NEW YORK (Reuters) – The U.S. dollar edged lower across the board as traders showed a preference for riskier currencies on Tuesday, a day after worries over vaccine rollouts and the outlook for U.S. fiscal stimulus boosted demand for safe havens.
Mounting coronavirus cases and caution ahead of the conclusion of the U.S. Federal Reserve’s policy meeting on Wednesday have dulled appetite for risk, lending support to the dollar against a basket of currencies in recent sessions. But investors were once again nibbling at riskier currencies on Tuesday.
The U.S. Dollar Currency Index was 0.22% lower at 90.143. The index rose as high as 90.614, its strongest since Jan. 20, earlier in the session.
The dollar appeared to be taking its cue from overall risk sentiment in the market, said Michael Brown, senior analyst at payments firm Caxton, in London.
Data on Tuesday showed U.S. consumer confidence rose moderately in January amid lingering concerns about the COVID-19 pandemic.
“There is also probably a lack of appetite to be buying the dollar before what’s likely to be another dovish Federal Open Market Committee (FOMC) meeting tomorrow,” Brown said.
“Technicals are a little weak as well,” he added, noting the dollar index’s failure to break above the 90.50 level for long.
Few if any changes are expected in the Fed’s policy statement on Wednesday after its two-day meeting and no new economic forecasts are scheduled for release.
Despite the dollar’s recent rebound from multi-year lows, speculators in the currency market remain extremely bearish on the U.S. currency.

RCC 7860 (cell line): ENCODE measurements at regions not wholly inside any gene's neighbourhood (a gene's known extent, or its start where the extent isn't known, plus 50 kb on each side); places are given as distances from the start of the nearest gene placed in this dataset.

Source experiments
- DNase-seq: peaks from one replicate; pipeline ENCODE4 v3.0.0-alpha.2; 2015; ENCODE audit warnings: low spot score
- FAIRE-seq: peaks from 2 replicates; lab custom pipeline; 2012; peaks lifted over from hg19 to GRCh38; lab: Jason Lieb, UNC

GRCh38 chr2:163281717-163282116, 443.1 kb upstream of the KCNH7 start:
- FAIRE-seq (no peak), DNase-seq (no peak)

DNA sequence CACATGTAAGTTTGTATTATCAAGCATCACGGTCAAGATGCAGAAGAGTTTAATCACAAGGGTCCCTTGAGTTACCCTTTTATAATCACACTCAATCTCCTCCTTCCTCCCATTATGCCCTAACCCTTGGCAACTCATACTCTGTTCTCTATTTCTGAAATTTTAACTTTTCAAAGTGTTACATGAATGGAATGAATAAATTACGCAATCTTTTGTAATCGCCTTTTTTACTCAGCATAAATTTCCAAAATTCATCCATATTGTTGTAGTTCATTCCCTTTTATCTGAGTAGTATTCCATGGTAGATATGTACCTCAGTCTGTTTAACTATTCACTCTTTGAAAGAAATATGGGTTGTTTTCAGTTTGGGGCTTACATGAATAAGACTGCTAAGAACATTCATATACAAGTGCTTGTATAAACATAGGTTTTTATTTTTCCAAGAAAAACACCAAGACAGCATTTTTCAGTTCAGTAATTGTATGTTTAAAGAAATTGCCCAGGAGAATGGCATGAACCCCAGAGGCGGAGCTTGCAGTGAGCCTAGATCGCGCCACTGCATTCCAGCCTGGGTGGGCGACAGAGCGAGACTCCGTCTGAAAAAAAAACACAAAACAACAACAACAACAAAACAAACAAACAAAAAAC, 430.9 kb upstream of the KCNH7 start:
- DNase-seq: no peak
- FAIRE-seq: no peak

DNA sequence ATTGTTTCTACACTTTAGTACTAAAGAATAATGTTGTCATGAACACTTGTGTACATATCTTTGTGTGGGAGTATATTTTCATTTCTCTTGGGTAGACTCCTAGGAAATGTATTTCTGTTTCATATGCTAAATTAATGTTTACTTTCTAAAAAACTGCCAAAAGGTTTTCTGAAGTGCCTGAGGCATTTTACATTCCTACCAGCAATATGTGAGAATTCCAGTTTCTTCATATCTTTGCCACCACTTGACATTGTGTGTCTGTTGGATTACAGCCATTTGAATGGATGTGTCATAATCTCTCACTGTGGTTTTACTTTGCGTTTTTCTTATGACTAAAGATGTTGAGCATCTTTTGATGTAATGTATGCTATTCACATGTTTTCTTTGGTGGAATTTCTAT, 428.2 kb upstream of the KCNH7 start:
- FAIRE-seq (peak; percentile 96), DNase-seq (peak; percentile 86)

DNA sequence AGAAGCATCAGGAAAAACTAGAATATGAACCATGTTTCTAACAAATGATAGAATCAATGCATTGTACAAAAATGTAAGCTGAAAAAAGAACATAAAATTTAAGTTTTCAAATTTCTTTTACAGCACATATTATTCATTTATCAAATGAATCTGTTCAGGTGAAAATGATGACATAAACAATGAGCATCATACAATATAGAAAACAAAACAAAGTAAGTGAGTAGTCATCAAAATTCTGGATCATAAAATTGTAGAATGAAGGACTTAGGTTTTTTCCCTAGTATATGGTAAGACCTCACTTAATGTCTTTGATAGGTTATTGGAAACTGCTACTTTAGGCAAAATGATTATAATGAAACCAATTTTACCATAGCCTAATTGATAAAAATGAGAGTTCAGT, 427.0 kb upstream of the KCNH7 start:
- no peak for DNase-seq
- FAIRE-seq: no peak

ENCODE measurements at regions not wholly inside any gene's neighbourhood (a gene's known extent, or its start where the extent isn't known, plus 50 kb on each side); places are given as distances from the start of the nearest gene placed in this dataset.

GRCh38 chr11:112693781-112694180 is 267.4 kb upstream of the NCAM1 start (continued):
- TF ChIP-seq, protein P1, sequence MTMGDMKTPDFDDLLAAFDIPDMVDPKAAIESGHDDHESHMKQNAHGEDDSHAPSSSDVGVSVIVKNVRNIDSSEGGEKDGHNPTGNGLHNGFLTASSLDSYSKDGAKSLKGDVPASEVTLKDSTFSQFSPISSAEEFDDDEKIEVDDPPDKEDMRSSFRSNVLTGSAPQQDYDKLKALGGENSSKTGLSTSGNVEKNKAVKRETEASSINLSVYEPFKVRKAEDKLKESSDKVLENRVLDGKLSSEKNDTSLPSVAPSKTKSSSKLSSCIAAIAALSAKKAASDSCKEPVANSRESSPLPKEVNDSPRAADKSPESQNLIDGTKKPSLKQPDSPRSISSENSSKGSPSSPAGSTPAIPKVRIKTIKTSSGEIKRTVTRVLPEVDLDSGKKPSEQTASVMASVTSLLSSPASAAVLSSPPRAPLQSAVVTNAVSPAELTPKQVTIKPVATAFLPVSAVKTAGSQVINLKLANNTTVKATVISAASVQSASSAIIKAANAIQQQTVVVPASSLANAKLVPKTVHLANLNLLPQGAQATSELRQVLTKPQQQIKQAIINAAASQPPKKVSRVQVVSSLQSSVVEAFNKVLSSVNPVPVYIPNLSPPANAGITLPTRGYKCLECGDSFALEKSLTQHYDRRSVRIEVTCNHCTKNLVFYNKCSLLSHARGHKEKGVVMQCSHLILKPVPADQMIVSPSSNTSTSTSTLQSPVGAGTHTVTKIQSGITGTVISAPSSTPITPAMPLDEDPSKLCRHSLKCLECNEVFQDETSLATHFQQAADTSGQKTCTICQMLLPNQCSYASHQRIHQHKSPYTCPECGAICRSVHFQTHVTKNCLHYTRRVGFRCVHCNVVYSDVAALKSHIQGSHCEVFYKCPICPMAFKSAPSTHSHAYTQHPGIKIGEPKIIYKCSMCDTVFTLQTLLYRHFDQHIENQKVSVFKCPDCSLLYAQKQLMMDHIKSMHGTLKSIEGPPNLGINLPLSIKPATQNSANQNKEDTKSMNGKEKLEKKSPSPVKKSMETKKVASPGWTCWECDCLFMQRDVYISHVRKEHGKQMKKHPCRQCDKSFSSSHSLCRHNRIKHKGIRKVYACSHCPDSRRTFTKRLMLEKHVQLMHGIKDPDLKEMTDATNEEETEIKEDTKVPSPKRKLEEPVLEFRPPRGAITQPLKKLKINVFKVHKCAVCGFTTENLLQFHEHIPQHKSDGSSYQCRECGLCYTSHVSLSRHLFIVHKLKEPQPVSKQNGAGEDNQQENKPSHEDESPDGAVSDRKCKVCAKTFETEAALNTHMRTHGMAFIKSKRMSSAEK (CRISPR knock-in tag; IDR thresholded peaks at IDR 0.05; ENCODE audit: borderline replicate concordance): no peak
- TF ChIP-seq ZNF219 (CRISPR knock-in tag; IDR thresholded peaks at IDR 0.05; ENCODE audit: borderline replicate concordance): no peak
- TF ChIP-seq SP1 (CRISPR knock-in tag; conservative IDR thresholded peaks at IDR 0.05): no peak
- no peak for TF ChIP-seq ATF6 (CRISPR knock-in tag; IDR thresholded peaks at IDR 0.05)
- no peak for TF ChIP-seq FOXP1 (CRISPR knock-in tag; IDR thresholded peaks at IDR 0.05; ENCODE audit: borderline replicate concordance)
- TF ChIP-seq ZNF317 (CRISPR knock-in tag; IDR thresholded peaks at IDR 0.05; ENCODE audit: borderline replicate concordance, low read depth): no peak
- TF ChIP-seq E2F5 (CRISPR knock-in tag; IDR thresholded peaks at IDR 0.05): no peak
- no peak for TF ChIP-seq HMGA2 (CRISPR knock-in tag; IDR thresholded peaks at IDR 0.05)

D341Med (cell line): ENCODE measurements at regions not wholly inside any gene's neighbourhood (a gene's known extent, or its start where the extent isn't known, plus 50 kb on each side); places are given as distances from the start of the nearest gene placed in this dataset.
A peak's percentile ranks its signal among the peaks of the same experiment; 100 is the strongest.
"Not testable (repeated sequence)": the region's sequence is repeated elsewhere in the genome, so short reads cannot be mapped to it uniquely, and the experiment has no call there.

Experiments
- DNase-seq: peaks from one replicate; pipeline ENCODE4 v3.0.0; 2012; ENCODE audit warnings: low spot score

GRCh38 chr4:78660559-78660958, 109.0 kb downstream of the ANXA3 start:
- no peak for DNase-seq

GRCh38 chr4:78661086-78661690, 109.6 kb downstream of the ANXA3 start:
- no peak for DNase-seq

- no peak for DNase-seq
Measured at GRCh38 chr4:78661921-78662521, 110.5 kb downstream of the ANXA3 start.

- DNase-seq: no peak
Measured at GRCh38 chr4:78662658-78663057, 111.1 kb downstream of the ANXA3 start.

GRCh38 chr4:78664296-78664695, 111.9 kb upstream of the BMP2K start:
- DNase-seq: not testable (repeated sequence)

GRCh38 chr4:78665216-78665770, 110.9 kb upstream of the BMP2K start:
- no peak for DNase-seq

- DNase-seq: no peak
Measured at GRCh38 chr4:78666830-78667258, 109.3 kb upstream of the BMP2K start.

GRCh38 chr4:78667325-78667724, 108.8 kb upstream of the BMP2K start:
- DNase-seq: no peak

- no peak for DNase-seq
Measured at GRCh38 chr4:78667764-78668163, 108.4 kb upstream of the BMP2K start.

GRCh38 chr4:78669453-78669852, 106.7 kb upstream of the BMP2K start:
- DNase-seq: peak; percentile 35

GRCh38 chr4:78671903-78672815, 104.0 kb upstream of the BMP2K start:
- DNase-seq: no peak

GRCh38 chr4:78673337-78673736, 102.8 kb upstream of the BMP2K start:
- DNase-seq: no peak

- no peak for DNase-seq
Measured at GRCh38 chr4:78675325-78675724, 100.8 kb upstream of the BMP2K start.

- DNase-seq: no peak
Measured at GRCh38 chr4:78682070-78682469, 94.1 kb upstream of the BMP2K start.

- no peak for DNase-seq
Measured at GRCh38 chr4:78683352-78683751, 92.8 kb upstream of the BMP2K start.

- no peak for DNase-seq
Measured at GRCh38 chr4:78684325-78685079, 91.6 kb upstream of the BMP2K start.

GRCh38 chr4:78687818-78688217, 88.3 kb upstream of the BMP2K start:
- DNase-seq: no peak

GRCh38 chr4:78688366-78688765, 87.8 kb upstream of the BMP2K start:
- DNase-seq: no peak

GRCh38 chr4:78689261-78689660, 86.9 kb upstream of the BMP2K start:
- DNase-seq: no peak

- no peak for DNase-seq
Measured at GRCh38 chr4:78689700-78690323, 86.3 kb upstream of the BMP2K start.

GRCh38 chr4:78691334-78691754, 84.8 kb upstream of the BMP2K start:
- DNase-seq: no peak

GRAPHIC: Down on the dollar https://fingfx.thomsonreuters.com/gfx/mkt/rlgpdgadzvo/Pasted%20image%201611673686398.png
Traders are also keenly watching progress on the U.S. stimulus front after U.S. Senate Majority Leader Chuck Schumer said Democrats may try to pass much of President Joe Biden’s $1.9 trillion spending package with a majority vote, but it is not clear if they have the numbers to override Republican objections.
The euro was higher on the day, but gains were muted amid early signals that the EU economy may not rebound as strongly this year as predicted. Germany’s Ifo business climate indicator undershot expectations on Monday and an economic surprise index in Europe is near six-week lows.
The Australian dollar – seen as a liquid proxy for risk – was 0.52% higher against the dollar; the New Zealand dollar was up 0.61%.
Elsewhere, emerging-market currencies saw an easing of recent selling pressure with the Brazilian real rising more than 1%.
The British pound was 0.46% higher, pulling away from a one-week low against the dollar as rekindled risk appetite in broader asset markets weakened the U.S. currency.
(Reporting by Saqib Iqbal Ahmed; Editing by Bernadette Baum and Dan Grebler)